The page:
Today: Intel's (INTC) sales revision is worse than expected, sparking worries of a deepening PC slump. Plus: Pandora and Audience shares get hit hard by a pair of moves from Apple (AAPL). Also: Wall Street maintains 4-year highs despite disappointing jobs report.
Intel cuts forecast, raises fears of global slowdown
Intel slashed its third-quarter sales forecast Friday, an ominous sign of weakening PC sales and a continued worldwide economic slump.
The Santa Clara-based chipmaker, seen as a barometer of the state of the tech industry, cut its revenue forecast by 8 percent, from between $13.8 billion to $14.8 billion to between 12.9 billion to $13.5 billion, as demand from corporate customers fell. The move had been expected after leading PC makers Hewlett-Packard (HPQ) and Dell lowered sales forecasts last month, but the extent of the revision came as an unwelcome
"It's worse than everyone expected," Evercore Partners analyst Patrick Wang told Bloomberg News. "Their consumer PC business is getting whacked."
Worldwide computer sales are expected to remain sluggish this year, as economic woes continue in the U.S., Europe and emerging Pacific Rim countries. Typically this would be the time when production ramps up for Christmas sales of tech gadgets, especially with the pending release of Microsoft's eagerly awaited Windows 8 operating system. But an uncertain future isn't helping, as businesses and consumers wait to see which products -- from laptops to smartphones to operating systems -- catch on. "In the absence of knowing what to sell, there's a clear reluctance to build any sort of further inventory," MKM Partners analyst Daniel Berenbaum told Reuters.
Intel shares fell 90 cents, or 3.61 percent, to $24.19. Other Silicon Valley chipmakers were hit hard as well: Advanced Micro Devices sank 21 cents, or 5.74 percent, to $3.45, and Nvidia dropped 33 cents, or 2.4 percent, to $13.40.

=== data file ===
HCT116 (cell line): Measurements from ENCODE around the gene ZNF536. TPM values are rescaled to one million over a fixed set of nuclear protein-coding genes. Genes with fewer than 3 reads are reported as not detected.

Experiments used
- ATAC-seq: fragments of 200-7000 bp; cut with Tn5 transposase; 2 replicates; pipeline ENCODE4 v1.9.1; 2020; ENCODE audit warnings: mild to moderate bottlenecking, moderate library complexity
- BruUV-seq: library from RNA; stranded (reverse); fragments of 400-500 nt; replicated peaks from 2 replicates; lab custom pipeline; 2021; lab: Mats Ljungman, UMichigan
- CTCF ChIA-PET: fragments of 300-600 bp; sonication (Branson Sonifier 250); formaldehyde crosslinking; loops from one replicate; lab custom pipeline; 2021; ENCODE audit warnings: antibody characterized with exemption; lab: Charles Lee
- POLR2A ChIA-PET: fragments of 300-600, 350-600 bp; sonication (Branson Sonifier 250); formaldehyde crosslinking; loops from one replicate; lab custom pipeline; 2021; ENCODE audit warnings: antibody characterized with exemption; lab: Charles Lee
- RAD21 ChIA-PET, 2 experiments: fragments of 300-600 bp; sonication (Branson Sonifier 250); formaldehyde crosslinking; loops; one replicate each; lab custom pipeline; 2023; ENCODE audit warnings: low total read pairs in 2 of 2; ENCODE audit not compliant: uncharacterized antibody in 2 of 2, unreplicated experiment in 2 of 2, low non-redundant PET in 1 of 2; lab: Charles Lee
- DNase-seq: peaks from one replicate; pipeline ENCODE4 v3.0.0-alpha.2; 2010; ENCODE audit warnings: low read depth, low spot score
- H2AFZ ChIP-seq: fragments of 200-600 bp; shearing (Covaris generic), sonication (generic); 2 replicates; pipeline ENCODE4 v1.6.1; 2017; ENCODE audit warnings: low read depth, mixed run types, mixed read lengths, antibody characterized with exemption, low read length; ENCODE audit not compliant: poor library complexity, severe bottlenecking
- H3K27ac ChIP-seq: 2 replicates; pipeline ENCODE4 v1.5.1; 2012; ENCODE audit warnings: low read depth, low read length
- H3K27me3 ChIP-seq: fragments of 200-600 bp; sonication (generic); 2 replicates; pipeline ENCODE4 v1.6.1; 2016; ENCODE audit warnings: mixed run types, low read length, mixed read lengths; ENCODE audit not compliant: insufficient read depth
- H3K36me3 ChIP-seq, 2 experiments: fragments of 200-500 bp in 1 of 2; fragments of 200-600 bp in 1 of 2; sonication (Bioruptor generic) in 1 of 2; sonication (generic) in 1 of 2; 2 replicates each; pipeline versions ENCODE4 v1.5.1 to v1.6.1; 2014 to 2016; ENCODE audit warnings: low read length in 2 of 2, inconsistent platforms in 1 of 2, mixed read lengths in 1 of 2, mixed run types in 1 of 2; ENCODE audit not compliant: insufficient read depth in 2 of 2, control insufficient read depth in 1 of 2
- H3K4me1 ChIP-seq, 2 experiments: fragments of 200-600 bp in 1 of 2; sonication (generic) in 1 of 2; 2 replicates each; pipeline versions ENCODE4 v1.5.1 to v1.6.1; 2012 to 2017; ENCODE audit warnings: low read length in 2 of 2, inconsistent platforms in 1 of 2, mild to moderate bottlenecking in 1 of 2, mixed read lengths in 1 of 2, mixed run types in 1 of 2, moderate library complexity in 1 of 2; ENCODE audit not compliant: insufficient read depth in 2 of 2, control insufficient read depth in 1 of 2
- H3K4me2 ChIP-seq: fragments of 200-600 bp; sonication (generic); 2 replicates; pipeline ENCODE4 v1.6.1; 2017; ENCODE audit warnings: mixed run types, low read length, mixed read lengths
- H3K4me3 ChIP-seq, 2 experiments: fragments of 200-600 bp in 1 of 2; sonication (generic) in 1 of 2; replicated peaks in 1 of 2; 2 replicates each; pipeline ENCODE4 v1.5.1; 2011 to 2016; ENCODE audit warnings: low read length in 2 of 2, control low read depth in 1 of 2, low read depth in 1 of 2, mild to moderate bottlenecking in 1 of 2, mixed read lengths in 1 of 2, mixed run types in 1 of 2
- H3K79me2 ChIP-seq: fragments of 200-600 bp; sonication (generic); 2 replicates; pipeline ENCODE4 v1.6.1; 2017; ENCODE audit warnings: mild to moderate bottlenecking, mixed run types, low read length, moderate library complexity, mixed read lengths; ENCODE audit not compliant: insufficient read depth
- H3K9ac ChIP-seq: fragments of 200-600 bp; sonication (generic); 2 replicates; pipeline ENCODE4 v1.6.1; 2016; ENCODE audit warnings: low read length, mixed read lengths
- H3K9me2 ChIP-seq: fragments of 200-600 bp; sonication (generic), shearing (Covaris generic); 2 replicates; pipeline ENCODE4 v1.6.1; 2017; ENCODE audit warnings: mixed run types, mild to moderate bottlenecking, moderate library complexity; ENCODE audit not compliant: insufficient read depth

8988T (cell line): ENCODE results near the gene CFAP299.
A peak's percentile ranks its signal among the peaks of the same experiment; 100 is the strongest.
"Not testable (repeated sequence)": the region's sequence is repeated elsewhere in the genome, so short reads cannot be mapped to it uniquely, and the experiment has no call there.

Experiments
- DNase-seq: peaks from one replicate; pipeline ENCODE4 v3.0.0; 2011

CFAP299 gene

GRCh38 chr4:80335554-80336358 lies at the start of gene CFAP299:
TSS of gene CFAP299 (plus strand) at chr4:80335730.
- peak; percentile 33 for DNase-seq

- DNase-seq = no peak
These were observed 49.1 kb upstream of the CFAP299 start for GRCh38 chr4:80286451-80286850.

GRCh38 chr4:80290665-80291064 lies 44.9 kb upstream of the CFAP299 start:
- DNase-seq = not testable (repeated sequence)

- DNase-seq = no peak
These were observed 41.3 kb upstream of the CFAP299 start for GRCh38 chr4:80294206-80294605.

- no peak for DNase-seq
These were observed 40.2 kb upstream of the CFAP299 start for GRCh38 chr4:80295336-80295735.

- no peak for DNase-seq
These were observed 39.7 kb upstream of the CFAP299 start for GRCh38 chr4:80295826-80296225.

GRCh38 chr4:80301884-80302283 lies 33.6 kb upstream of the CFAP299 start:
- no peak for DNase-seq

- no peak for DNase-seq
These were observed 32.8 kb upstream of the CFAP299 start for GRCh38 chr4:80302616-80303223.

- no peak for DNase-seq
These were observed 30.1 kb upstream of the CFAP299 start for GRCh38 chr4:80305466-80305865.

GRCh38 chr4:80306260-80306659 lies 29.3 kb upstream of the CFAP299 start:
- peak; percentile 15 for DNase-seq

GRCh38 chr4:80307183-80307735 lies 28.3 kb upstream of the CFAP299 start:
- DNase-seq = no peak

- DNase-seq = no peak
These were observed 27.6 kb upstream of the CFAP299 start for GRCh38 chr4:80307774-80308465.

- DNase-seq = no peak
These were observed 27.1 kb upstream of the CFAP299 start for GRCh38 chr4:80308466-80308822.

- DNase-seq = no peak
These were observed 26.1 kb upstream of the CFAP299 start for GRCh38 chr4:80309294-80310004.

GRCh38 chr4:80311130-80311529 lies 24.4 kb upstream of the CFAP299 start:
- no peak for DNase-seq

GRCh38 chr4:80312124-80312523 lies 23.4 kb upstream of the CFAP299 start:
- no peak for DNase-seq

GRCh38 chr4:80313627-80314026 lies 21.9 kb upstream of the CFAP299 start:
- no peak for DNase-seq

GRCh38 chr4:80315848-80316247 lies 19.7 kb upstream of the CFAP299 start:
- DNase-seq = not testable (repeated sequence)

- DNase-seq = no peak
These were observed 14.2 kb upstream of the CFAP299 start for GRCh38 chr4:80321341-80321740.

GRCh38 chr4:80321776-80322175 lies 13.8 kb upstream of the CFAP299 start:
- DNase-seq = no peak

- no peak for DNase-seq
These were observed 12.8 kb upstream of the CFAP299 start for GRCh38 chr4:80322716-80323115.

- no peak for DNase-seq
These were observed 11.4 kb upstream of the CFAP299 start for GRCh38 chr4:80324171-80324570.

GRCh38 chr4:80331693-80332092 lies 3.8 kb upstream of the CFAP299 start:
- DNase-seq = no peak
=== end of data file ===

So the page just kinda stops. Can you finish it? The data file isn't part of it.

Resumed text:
Apple deals blows to Pandora, Audience
A pair of moves by Apple had severe repercussions for two other Bay Area companies Friday, as Pandora and Audience shares were sent reeling.
Oakland-based streaming radio service Pandora saw its stock fall 16.7 percent, or $2.10, to close at $10.47, on news that the Cupertino tech giant is planning a similar service. The Wall Street Journal reported Apple is negotiating with music labels to offer a service that would play music from a particluar artist or a similar genre, intended to bolster its iTunes service. As Apple tends to dominate every field it enters, such a move could be a nightmare for Pandora. "We would expect this Apple news to provide a material overhang (on Pandora shares) for the foreseeable future," Citigroup analyst Mark Mahaney told the Journal.
Other analysts saw hope for Pandora, which has yet to make a profit due to the high costs of streaming-music licensing. Megan Guess of Ars Technica noted that "a radio-streaming service might be a defensive measure against the growing popularity of Pandora and Spotify, and it may not be a guaranteed money maker." Albert Fried analyst Richard Tullo told the Journal that Apple's move would validate Pandora's business model, and the company, which last month posted encouraging earnings and growth estimates, is likely to remain a force in the streaming music game. Tullo remains bullish on Pandora stock once the initial Apple hubub dies down: "My guess is after 48 hours this is a buying opportunity."